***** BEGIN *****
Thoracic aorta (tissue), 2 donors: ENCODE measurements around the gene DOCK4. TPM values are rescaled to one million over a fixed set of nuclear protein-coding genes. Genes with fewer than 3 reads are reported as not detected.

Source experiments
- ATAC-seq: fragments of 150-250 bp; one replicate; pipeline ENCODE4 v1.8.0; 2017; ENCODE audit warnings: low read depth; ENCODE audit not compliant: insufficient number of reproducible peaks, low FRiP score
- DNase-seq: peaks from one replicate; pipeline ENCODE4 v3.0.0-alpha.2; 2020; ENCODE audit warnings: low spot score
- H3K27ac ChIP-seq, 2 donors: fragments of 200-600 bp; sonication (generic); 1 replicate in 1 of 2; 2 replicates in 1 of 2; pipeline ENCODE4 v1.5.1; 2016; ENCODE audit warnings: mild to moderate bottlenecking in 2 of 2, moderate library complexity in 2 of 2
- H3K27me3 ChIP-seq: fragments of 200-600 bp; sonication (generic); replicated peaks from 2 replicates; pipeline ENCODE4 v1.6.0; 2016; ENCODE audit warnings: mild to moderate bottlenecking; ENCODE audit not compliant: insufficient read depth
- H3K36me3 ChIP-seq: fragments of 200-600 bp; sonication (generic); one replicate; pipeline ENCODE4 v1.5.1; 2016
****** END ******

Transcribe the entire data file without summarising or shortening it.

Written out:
Thoracic aorta (tissue), 2 donors: ENCODE measurements around the gene DOCK4. TPM values are rescaled to one million over a fixed set of nuclear protein-coding genes. Genes with fewer than 3 reads are reported as not detected.

Source experiments
- ATAC-seq: fragments of 150-250 bp; one replicate; pipeline ENCODE4 v1.8.0; 2017; ENCODE audit warnings: low read depth; ENCODE audit not compliant: insufficient number of reproducible peaks, low FRiP score
- DNase-seq: peaks from one replicate; pipeline ENCODE4 v3.0.0-alpha.2; 2020; ENCODE audit warnings: low spot score
- H3K27ac ChIP-seq, 2 donors: fragments of 200-600 bp; sonication (generic); 1 replicate in 1 of 2; 2 replicates in 1 of 2; pipeline ENCODE4 v1.5.1; 2016; ENCODE audit warnings: mild to moderate bottlenecking in 2 of 2, moderate library complexity in 2 of 2
- H3K27me3 ChIP-seq: fragments of 200-600 bp; sonication (generic); replicated peaks from 2 replicates; pipeline ENCODE4 v1.6.0; 2016; ENCODE audit warnings: mild to moderate bottlenecking; ENCODE audit not compliant: insufficient read depth
- H3K36me3 ChIP-seq: fragments of 200-600 bp; sonication (generic); one replicate; pipeline ENCODE4 v1.5.1; 2016